Macrovascular Disease And Glucose Control

As noted earlier in the discussion on macrovascular disease, there are many studies showing the benefit of lipid and blood pressure control in patients with diabetes. The issue of the direct benefit of glucose control has not been settled to date in a study where other risk factors are controlled and glucose control is the major outcome. The study by Balkau (19) and a metaanalysis by Couthinho (20) demonstrates that increasing fasting as well as postprandial glucose levels is associated with cardiovascular disease. The Veterans Affairs Cooperative Study on Glycemic Control and Complications in type 2 Diabetes (VACSDM) was a feasibility trial in 153 adult men with type 2 diabetes (35). The patients had a mean HbA1c of 9.8%, and were either on insulin or failing oral therapy and judged to need insulin. In addition, 38% of them had prior cardiovascular events. The goal of the standard treatment arm was to keep the HbA1c within two standard deviations on the mean of the outpatient diabetic clinics of the participating hospitals. The intensive therapy aimed for normal fasting glucose (80-120 mg/ dL) and preprandial glucose (< 130mg/dL) and HbA1c of < 6.1%. The glucose control was achieved via a four stepped phases treatment plan. Therapy started with evening insulin and then had an oral sulfonylurea, glipizide added and progressed to twice daily insulin and no oral medication and ended with multiple daily insulin injections. Efforts were made to control blood pressure, lipids, obesity, and smoking in both groups. The intensively treated patients had more hypoglycemia, required larger insulin doses and had more statistically nonsignificant cardiovascular events. Interestingly these events occurred in the group with HbA1c levels between 5.5% and 8%. The total mortality rate and cardiovascular mortality was identical in both treatment groups. This study does not answer the question of glycemic control and cardiovascular disease because of the high number of patients who already had cardiovascular events before entry.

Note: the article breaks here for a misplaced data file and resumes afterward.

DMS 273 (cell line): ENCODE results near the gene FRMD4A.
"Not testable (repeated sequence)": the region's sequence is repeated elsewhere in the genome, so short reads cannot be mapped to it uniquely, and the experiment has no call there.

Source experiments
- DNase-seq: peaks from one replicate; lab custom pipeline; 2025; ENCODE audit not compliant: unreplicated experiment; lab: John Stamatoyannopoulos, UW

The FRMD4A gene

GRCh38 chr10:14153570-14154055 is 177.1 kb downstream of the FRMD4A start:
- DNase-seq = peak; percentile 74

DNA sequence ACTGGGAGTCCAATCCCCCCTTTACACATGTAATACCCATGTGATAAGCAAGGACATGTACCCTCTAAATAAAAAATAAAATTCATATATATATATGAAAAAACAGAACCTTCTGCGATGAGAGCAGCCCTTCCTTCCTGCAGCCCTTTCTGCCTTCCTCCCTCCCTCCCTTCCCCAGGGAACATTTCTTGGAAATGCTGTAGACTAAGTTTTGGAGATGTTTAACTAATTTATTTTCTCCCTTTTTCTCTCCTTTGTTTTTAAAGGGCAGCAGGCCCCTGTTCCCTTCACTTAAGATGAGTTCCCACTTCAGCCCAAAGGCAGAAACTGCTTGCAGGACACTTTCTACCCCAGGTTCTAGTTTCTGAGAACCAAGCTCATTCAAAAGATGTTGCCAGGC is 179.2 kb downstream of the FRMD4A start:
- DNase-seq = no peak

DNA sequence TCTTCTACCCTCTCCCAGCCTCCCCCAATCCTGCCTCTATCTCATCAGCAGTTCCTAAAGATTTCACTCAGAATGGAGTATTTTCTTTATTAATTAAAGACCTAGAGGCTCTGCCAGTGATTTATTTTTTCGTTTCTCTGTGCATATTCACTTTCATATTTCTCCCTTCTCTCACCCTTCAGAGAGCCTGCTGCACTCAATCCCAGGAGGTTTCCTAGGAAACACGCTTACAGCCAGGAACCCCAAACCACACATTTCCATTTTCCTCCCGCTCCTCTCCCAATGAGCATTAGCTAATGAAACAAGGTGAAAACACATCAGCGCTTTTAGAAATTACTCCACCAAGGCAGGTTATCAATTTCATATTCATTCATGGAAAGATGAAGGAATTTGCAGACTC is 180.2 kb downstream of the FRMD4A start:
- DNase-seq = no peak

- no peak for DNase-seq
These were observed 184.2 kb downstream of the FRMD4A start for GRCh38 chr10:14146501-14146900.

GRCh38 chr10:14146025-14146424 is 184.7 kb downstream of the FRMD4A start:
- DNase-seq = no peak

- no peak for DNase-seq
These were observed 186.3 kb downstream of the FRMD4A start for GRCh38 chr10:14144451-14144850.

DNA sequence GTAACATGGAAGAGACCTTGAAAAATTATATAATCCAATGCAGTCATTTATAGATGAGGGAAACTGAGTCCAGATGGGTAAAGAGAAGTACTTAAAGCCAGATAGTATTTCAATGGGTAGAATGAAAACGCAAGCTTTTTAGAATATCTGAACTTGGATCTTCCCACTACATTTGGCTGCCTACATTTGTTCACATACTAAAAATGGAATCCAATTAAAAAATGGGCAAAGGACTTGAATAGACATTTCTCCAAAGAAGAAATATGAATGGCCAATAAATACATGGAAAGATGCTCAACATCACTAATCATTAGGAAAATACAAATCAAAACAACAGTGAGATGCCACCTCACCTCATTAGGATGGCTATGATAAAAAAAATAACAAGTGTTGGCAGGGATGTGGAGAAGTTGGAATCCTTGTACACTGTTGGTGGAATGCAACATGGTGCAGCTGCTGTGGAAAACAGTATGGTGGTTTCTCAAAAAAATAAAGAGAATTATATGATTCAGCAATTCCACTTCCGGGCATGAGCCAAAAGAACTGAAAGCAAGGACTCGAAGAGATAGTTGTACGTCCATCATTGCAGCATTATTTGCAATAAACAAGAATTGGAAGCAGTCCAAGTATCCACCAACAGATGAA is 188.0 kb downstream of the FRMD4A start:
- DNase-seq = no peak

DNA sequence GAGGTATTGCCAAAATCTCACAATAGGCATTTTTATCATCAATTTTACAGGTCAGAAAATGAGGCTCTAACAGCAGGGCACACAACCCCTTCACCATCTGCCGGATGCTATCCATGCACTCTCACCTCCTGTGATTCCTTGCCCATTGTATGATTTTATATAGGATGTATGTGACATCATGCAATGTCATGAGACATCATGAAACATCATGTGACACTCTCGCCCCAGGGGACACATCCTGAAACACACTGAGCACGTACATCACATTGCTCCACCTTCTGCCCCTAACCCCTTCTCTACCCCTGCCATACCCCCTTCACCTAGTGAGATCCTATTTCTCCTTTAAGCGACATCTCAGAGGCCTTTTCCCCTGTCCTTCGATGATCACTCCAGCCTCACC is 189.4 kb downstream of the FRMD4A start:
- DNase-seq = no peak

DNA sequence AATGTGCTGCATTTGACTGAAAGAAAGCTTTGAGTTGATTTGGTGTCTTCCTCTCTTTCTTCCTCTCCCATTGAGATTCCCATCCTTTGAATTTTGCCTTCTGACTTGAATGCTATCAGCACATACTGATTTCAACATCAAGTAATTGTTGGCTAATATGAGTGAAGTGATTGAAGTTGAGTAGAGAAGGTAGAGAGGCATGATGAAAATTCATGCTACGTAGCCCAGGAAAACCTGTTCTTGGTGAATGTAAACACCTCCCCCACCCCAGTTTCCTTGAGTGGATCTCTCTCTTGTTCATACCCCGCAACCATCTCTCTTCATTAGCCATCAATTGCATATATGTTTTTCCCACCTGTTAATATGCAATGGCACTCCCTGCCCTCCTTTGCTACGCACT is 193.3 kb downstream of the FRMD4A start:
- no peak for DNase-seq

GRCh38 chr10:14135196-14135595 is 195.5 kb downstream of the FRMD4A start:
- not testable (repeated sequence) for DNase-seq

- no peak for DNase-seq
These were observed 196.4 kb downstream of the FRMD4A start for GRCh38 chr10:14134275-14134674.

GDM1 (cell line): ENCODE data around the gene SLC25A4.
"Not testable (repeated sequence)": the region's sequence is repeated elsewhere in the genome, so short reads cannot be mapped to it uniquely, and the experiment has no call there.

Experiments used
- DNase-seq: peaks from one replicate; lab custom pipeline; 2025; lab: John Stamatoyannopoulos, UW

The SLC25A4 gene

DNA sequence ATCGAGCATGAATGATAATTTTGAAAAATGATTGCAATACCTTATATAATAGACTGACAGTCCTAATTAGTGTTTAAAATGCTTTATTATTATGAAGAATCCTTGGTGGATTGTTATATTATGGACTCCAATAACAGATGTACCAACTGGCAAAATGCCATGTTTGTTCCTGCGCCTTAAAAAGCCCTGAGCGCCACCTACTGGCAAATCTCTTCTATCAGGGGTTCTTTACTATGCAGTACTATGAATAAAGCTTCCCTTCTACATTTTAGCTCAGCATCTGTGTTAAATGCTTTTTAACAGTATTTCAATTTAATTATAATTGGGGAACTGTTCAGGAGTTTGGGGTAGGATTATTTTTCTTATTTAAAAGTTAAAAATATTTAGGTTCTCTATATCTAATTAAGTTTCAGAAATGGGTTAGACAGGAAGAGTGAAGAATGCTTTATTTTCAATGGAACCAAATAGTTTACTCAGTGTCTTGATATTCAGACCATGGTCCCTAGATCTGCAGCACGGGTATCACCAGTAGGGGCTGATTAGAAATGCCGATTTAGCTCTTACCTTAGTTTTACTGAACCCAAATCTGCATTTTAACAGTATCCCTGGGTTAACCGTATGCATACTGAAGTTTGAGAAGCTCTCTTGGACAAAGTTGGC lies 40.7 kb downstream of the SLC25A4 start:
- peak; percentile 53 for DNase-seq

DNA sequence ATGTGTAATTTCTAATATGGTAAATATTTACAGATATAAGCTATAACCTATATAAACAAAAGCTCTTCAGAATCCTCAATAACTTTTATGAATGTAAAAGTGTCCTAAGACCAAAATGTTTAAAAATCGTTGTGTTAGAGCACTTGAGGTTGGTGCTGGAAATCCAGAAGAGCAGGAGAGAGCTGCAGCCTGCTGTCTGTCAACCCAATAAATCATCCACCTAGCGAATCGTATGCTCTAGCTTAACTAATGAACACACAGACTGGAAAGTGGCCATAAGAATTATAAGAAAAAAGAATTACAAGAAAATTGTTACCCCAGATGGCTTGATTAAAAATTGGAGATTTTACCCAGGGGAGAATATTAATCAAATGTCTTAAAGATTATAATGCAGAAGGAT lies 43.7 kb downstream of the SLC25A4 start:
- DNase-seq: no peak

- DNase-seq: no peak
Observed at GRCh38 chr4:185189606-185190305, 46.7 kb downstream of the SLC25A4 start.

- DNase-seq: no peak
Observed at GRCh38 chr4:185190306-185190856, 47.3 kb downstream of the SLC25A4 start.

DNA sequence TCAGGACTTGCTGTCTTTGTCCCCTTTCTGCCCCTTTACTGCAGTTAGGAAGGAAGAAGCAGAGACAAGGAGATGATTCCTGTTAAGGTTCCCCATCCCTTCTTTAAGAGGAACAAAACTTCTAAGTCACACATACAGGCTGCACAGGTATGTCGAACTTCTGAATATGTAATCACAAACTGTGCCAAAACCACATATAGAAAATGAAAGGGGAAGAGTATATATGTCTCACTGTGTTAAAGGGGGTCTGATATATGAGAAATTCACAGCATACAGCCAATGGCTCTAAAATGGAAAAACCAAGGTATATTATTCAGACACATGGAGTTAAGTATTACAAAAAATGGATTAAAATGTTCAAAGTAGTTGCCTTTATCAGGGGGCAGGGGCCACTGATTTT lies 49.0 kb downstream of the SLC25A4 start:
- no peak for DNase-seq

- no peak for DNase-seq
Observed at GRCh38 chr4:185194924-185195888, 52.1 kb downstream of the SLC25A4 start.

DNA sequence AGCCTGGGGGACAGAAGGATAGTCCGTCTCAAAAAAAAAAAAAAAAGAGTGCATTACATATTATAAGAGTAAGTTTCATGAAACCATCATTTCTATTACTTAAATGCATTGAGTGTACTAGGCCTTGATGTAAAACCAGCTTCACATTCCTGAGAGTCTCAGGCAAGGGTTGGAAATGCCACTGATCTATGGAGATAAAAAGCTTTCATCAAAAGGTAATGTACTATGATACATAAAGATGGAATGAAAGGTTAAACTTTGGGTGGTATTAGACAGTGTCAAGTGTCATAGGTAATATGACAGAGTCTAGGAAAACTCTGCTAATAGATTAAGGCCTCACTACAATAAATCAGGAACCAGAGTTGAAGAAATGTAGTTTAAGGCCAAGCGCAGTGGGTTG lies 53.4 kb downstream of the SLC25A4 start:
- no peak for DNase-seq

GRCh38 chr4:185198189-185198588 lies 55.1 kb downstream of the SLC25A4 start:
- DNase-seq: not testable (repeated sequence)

The results of glucose control and macrovascular outcome are summarized in the table below (Table 3). These studies are not comparable and they vary in design and main outcomes studied. Apart from the VACSDM, all the other studies showed no increase in cardiovascular risk as blood glucose control was improved. The UKPDS and Kumamoto were studies primarily of glycemic control and microvascular disease, while the Diabetes Insulin Glucose Acute Myocardial Infarction (DIGAMI) study looked at the effects of intensive insulin therapy in the situation of an acute MI.

The data from the table indicate that there is a cardiovascular benefit in lowering the blood glucose that ranges from a relative risk reduction (RRR) of 16% to 46%. But the problem with this observation is that the data comes from multiple sources and what is now needed, is study that is specifically designed to address the question. The new Action to Control Cardiovascular Risk in Diabetes (ACCORD) Trial has been designed to address the issue in

Diabetes 2

Diabetes 2

Diabetes is a disease that affects the way your body uses food. Normally, your body converts sugars, starches and other foods into a form of sugar called glucose. Your body uses glucose for fuel. The cells receive the glucose through the bloodstream. They then use insulin a hormone made by the pancreas to absorb the glucose, convert it into energy, and either use it or store it for later use. Learn more...

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